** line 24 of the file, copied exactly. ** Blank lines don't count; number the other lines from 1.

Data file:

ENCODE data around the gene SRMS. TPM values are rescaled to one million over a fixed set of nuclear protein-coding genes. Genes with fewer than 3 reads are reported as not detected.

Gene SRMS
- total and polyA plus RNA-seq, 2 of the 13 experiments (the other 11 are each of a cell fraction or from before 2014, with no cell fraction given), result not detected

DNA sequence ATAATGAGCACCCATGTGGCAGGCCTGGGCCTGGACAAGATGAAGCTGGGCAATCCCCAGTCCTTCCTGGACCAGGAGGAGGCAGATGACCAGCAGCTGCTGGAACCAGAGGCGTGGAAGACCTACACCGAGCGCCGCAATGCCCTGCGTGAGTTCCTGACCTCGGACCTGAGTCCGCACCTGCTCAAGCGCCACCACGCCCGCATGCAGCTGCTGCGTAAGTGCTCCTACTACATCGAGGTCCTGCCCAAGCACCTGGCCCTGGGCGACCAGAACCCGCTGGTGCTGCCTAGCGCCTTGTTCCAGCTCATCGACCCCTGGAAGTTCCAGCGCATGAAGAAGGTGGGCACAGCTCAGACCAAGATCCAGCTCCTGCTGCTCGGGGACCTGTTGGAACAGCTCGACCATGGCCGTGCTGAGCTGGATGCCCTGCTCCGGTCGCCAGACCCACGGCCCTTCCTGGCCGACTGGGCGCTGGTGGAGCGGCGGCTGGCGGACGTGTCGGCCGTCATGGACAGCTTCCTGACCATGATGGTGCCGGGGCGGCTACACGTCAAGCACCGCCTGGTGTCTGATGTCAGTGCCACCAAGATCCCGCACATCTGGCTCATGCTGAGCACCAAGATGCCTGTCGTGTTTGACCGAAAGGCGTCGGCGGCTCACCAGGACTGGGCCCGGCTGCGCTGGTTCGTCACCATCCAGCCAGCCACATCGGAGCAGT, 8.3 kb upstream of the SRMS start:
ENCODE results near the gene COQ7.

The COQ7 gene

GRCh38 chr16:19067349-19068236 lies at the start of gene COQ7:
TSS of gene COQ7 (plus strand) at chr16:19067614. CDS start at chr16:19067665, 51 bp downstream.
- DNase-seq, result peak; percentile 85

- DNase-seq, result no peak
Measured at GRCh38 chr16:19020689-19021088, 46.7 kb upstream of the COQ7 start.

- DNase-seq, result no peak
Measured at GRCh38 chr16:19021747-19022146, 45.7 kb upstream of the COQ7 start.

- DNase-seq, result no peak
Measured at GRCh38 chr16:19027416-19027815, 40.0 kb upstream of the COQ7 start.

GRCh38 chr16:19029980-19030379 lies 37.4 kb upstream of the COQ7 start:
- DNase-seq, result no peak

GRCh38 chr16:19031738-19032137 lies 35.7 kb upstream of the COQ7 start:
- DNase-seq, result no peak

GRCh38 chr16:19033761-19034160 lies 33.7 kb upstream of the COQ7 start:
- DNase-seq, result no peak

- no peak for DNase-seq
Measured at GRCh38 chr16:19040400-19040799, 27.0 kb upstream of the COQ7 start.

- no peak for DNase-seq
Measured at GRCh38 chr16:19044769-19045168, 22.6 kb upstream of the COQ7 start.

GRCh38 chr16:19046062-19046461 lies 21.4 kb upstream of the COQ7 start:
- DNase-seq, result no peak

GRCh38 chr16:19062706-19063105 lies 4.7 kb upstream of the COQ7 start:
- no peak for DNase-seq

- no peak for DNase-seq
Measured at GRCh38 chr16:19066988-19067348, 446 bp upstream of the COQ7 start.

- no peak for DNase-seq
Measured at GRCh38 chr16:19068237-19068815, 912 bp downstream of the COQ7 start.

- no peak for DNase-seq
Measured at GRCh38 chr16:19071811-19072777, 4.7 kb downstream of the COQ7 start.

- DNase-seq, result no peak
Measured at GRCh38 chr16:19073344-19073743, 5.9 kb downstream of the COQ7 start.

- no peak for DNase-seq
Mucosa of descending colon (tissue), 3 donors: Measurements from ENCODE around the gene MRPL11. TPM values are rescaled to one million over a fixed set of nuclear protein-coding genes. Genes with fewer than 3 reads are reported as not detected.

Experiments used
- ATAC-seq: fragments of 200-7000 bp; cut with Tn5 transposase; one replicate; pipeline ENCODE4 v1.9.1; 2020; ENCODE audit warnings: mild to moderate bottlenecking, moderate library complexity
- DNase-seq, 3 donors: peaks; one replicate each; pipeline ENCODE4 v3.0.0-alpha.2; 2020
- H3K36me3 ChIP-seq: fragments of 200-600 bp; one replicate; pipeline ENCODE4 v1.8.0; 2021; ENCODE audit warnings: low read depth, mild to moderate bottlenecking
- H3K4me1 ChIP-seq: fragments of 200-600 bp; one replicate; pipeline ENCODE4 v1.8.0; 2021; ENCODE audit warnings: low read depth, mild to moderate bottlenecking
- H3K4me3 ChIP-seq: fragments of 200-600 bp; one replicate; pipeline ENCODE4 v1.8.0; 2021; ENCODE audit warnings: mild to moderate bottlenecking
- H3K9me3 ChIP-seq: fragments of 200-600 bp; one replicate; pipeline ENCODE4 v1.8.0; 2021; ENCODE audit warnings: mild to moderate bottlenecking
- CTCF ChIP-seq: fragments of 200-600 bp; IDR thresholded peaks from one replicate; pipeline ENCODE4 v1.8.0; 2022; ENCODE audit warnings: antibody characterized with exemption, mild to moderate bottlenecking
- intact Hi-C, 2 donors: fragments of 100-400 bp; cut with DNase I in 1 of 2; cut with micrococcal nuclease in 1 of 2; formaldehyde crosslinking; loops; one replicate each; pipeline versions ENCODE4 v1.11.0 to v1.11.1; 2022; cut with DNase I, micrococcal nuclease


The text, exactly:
- no peak for DNase-seq